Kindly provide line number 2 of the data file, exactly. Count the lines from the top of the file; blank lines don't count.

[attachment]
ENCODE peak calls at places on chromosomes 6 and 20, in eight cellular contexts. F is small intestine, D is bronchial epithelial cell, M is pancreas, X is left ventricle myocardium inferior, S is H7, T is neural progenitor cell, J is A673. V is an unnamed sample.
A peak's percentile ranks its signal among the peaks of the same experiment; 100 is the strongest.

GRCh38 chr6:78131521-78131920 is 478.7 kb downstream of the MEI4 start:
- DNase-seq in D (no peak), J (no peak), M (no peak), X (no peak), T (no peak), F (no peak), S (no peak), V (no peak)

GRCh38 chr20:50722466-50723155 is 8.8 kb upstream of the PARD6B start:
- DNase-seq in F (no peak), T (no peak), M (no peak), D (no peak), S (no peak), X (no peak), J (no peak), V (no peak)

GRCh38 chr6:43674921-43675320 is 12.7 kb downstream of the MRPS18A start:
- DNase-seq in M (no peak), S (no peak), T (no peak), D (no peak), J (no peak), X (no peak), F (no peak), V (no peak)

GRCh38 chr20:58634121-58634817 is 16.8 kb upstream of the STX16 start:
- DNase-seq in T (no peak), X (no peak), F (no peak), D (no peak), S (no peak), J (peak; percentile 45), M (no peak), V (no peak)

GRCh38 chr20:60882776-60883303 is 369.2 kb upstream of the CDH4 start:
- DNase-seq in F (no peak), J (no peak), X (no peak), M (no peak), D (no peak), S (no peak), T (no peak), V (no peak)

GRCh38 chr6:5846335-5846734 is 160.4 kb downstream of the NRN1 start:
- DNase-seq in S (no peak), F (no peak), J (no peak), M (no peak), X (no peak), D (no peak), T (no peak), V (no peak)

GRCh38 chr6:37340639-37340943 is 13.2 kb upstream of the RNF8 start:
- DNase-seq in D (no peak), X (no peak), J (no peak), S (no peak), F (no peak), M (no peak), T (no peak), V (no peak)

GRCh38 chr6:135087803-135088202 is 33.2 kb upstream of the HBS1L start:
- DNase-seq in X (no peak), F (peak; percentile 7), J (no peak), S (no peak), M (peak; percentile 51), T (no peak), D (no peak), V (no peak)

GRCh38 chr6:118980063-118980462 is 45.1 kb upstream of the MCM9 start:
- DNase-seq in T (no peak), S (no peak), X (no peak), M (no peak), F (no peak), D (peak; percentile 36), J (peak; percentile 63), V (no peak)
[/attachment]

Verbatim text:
A peak's percentile ranks its signal among the peaks of the same experiment; 100 is the strongest.